18. 18. SUMMARY OF FINDINGS Social incentives generate more tags and improve retention Social dynamics: different responses if partner has been paid or not  Paid worker 76% more likely to stay after social pressure, unpaid worker: 95% more likely to stay  Paid workers annotate more if they decide to stay than unpaid workers Social flow more effective than social pressure in generating more tags: 99% of unpaid workers are likely to stay Social pressure works more often overall 18
  19. 19. EXPERIMENT 3 Make real-time crowdsourcing affordable Workers compete against each other in a live contest  Contest produces accurate answers faster  Task thresholds and reward spreads affect volume of work and retention 19
  20. 20. MICROTASK DESIGN Twitter labelling tasks published on microtask platform  NER (people, places, organisations etc.) Baseline: ‘standard’ task w/ basic spam control vs Live contest: Wordsmith-based, different reward spreads, different task thresholds. 20
  21. 21. EVALUATION Four Twitter datasets w/ gold standard Compared to baseline from [Feyisetan et al, 2015] Evaluated F1, time/entity, #labels, #labels/worker, #labels/top-10, exit prediction, #workers Two tasks  Low threshold: 1 tweet  High: 10 tweets Probabilistic reasoning to predict worker exit 21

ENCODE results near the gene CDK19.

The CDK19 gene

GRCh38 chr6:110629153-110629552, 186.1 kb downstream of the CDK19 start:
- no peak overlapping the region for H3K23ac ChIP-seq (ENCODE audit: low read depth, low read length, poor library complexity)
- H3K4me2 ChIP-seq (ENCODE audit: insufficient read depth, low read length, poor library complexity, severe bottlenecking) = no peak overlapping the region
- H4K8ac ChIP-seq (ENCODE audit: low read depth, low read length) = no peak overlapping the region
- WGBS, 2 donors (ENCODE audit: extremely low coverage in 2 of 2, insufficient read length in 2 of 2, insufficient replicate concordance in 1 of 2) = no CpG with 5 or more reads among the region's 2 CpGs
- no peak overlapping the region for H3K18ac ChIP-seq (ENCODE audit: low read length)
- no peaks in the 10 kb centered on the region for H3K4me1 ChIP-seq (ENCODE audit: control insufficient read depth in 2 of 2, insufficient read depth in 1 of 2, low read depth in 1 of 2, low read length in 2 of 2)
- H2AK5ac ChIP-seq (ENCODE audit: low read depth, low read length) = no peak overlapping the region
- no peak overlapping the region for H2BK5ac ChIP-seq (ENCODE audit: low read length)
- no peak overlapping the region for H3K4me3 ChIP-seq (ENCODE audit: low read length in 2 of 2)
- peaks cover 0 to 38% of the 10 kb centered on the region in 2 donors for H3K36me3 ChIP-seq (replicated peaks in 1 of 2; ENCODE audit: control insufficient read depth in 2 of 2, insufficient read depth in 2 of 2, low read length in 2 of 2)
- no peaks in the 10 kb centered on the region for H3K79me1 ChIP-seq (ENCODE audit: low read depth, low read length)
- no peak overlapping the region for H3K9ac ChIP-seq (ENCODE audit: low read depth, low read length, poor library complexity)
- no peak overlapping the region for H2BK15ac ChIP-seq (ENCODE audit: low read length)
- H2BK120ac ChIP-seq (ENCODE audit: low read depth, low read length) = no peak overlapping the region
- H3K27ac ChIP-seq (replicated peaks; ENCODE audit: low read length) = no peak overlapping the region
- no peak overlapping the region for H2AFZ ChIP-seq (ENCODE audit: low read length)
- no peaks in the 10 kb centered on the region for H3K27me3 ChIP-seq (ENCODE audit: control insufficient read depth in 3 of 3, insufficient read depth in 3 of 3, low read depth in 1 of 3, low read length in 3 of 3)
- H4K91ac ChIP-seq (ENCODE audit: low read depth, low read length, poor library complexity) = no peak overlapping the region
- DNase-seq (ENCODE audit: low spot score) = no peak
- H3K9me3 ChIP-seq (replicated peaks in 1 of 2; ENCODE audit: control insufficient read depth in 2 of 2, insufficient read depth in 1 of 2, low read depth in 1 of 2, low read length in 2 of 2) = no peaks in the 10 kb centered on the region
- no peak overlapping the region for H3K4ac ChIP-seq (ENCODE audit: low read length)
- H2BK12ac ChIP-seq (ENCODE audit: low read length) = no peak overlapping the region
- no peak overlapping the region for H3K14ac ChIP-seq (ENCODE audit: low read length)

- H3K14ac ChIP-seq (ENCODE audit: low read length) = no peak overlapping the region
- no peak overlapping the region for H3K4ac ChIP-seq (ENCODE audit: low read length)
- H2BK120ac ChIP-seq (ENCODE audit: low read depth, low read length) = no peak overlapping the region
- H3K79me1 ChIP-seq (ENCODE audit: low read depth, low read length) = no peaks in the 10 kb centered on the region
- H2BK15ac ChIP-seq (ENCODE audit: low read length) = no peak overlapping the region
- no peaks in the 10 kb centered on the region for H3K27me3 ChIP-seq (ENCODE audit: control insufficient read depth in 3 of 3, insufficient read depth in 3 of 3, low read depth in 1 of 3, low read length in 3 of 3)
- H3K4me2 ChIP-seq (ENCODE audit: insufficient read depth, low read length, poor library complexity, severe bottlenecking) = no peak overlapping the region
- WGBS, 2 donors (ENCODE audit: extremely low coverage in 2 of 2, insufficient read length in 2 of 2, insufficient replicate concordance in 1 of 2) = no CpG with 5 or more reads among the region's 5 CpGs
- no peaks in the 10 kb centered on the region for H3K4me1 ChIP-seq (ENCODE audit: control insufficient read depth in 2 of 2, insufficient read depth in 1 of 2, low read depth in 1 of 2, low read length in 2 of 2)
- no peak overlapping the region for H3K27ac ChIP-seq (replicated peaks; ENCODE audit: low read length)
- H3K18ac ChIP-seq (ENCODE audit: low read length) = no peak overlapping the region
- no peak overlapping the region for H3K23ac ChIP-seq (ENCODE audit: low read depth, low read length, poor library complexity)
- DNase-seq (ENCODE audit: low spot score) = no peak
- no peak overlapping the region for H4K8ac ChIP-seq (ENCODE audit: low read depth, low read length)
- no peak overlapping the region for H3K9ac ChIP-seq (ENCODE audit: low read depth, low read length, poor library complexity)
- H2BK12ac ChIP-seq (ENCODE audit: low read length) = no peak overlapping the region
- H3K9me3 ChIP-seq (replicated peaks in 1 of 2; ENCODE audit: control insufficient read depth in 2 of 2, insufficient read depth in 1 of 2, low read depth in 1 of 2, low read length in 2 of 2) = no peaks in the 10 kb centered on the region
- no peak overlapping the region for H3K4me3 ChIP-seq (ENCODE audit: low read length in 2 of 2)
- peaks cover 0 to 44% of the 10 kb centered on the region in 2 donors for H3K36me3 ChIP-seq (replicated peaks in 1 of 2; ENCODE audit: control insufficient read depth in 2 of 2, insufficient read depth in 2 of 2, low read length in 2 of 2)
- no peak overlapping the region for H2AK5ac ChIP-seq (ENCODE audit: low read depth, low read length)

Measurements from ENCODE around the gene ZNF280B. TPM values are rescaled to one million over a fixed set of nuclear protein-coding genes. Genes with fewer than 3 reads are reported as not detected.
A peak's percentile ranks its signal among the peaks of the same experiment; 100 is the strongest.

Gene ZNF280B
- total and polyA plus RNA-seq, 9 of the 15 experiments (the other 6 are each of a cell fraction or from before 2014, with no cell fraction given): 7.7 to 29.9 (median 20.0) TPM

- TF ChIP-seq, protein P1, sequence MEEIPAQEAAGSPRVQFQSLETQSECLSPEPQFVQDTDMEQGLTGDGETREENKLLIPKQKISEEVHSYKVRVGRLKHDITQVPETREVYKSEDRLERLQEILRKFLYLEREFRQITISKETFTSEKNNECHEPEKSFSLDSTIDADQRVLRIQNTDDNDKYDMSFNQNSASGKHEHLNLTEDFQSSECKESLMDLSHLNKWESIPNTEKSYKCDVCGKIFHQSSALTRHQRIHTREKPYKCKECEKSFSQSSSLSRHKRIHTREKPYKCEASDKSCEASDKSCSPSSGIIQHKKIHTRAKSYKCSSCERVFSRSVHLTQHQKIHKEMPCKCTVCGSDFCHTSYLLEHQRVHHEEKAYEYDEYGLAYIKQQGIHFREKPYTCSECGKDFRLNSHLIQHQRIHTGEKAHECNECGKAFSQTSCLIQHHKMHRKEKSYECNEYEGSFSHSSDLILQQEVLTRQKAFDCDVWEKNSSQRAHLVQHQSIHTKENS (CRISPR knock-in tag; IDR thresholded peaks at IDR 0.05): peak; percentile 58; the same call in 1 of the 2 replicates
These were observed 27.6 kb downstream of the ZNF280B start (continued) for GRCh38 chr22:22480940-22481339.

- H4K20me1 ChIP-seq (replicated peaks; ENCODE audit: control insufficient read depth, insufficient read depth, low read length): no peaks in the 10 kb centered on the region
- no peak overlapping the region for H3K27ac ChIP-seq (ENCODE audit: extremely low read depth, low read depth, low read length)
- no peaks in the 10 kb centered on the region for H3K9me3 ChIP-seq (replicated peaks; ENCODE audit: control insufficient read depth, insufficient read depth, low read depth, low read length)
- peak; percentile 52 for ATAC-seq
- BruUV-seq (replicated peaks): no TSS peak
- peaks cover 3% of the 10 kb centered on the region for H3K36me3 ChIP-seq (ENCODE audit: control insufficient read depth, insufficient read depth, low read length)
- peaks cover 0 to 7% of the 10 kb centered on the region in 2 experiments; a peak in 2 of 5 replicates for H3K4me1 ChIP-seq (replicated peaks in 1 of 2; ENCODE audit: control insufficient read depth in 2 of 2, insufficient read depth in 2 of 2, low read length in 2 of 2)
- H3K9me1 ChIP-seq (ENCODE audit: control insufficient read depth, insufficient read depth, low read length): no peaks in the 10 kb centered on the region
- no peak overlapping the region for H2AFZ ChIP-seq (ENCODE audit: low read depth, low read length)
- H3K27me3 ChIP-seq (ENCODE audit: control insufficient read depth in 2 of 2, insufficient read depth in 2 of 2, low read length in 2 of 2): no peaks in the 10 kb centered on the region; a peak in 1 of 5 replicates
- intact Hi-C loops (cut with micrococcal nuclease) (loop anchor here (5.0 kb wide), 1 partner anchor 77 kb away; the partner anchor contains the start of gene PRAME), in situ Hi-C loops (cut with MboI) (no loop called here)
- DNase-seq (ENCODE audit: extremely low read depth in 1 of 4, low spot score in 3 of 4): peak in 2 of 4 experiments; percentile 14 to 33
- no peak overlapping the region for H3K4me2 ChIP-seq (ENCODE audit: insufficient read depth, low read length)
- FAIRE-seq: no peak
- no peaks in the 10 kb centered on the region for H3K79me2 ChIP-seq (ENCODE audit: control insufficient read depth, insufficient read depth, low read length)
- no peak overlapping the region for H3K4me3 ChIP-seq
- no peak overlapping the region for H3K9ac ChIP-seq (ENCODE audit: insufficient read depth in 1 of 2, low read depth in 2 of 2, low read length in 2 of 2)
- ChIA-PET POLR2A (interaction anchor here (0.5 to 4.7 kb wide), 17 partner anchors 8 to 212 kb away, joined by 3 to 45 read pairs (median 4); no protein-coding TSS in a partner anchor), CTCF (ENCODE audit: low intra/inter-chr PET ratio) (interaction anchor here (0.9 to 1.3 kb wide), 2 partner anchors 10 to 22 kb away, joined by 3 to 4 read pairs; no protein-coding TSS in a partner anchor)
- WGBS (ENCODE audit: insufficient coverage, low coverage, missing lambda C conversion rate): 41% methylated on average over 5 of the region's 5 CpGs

22. 22. SUMMARY OF FINDINGS With twice the task speed, contests could potentially serve as a real-time task model An increase in reward spread leads to more tasks completed by the best workers Increasing the task threshold within a reward spread reduces the number of tasks completed Workers exit a task when they perceive an overall loss of utility accrued by remaining  Tasks with high rewards and low task thresholds attract workers to stay on longer 22
  23. 23. CONCLUSIONS Monetary incentives are just the tip of the iceberg Layering other incentives on top of payments works How do workers assess the utility of a task? Does time change any of the findings and how? 23
  24. 24. E.SIMPERL@SOTON.AC.UK @ESIMPERL QROWD-PROJECT.EU WDAQUA.EU 9/15/2017 24 Improving paid microtasks through gamification and adaptive furtherance incentives. O Feyisetan, E Simperl, M Van Kleek, N Shadbolt. 24th International Conference on World Wide Web, 333-343, 2015 Social Incentives in Paid Collaborative Crowdsourcing. O Feyisetan, E Simperl. ACM Transactions on Intelligent Systems and Technology (TIST), 8 (6), to appear, 2017